Thursday, June 3, 2010

Going to Hell in a handbasket

     First, did you ever notice that nobody ever goes anywhere else in a handbasket? Apparently, handbaskets are an even more inefficient transportation system than Virginia's highways, which only take you from one pothole to the next.

Now, let's count the ways that the world is going to Hell this week.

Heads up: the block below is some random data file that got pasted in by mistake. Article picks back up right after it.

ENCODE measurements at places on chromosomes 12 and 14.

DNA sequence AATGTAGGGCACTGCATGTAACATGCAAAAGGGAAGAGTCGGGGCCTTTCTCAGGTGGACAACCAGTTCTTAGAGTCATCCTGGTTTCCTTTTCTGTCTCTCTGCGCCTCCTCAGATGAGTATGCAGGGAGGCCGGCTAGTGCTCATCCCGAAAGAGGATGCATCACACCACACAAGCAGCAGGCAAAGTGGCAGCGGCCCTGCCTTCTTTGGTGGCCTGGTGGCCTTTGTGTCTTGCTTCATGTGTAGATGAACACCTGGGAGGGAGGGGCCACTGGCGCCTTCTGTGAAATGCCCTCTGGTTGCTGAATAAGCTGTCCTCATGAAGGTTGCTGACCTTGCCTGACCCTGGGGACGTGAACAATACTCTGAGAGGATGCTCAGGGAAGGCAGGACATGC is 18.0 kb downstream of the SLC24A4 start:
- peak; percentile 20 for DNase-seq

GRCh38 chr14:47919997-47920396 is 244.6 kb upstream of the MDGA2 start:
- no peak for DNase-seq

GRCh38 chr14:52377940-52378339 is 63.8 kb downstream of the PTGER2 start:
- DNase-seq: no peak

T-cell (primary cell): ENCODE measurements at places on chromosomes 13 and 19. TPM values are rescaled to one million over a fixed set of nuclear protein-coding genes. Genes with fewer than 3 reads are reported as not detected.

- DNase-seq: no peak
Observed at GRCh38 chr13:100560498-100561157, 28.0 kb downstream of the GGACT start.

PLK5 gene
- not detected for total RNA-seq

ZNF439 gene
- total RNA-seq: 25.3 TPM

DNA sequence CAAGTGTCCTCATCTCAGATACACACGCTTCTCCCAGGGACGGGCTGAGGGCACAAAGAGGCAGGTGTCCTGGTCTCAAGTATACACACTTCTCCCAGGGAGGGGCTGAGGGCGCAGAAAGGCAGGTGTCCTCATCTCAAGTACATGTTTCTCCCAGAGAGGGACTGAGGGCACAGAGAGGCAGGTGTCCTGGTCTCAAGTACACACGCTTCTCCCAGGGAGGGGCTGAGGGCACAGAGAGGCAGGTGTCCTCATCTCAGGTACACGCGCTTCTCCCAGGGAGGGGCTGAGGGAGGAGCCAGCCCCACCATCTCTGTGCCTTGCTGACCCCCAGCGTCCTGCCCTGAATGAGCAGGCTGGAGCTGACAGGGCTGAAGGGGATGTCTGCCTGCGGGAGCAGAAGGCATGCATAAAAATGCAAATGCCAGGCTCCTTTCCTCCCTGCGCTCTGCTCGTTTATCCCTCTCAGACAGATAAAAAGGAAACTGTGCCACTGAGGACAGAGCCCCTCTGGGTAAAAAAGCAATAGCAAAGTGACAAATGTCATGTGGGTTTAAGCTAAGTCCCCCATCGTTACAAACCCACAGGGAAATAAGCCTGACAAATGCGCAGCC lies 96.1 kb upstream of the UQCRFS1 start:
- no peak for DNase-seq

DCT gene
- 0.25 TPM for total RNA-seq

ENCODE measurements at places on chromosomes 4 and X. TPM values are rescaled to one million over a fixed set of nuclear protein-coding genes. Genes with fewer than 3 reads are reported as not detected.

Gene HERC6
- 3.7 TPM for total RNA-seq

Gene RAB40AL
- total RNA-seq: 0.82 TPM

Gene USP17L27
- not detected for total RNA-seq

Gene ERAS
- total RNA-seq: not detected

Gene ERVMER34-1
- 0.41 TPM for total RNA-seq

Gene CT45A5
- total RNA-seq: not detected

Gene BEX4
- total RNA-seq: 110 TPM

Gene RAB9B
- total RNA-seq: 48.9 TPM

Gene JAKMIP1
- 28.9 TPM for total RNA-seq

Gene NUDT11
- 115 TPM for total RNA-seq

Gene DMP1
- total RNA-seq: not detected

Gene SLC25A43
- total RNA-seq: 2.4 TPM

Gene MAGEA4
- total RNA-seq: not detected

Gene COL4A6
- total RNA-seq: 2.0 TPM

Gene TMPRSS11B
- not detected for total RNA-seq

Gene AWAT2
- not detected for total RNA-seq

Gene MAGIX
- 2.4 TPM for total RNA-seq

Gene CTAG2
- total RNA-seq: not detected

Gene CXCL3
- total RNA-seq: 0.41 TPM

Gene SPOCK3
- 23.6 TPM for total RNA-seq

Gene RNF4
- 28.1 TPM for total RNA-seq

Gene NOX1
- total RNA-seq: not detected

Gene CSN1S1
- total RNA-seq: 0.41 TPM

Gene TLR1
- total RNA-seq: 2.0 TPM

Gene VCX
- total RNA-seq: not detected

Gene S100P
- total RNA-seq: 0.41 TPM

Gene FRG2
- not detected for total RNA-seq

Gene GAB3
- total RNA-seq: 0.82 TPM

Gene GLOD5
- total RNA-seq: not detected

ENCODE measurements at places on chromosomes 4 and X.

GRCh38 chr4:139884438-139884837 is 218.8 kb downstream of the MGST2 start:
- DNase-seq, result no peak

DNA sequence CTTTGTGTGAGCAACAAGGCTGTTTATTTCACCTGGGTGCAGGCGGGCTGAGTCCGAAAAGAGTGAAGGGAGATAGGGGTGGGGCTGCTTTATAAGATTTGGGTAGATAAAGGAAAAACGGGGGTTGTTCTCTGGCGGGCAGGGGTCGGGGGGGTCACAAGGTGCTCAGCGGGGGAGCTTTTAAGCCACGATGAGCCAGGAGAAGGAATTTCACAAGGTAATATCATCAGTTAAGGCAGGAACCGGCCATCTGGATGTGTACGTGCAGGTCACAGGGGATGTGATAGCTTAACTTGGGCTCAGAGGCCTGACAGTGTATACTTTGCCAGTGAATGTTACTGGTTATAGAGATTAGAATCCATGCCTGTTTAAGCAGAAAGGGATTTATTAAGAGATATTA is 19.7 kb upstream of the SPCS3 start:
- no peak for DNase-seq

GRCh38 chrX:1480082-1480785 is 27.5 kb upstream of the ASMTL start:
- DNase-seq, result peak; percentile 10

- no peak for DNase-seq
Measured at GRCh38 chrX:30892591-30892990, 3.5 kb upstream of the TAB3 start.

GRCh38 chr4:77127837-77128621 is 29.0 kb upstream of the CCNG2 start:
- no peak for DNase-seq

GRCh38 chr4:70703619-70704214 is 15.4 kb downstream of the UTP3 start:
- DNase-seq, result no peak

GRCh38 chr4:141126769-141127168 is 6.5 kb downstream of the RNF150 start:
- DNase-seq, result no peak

1. The BP oil spill on the Gulf Coast: As crude oil washes into Louisiana wetlands and threatens the Gulf Coast beaches of Florida, it's apparent that this is an environmental catastrophe on a scale we haven't seen before. And, so far, BP's repeated efforts plug the hole have all failed. The frustrating thing about this situation is that only the industry that caused this disaster has the know-how to fix it. The federal government does not, although they've assembled a team of experts and big thinkers including, believe it or not, "Titanic" and "Avatar" director James Cameron, to brainstorm solutions. We might profitably ask why we let a foreign company operate a well with the potentially disatrous effects of this one off our coast, at least without a better plan as to what to do should something go wrong. Because something will always go wrong. Technology isn't perfect. It's made by humans. A sound "Plan B" would have gone a long way in this situation. The answer to that is that the oil industry and the people who are supposed to be regulating the oil industry have had way to cozy a relationship for at least the last 30 years. The spill has become a political issue, with Republicans looking to make it "Barack Obama's Katrina." While there's nothing Obama, or any other president, could have done to prevent the spill, his response has been weak. He should be threatening to seize all of BP's assets to pay for clean up of the spill and to compensate those damaged by BP's failure to properly operate their well. He's continuing to be "no drama Obama" when the country could use a little fire and drama from its chief executive. Perhaps the only good thing to come out of the spill is that it has put the brakes on plans to drill off the coast of Virginia. So Virginia Beach will be spared the devastation currently going on on the Gulf Coast. I'm not all that "green." I could have been persuaded that drilling off the coast made sense. But that would have required a reasoned analysis showing that potential benefits to the Commonwealth outweighed the potential risks. In the rush to "drill, baby, drill," that analysis was simply not done. Maybe now oil industry advocates will realize that a slogan does not an energy policy make.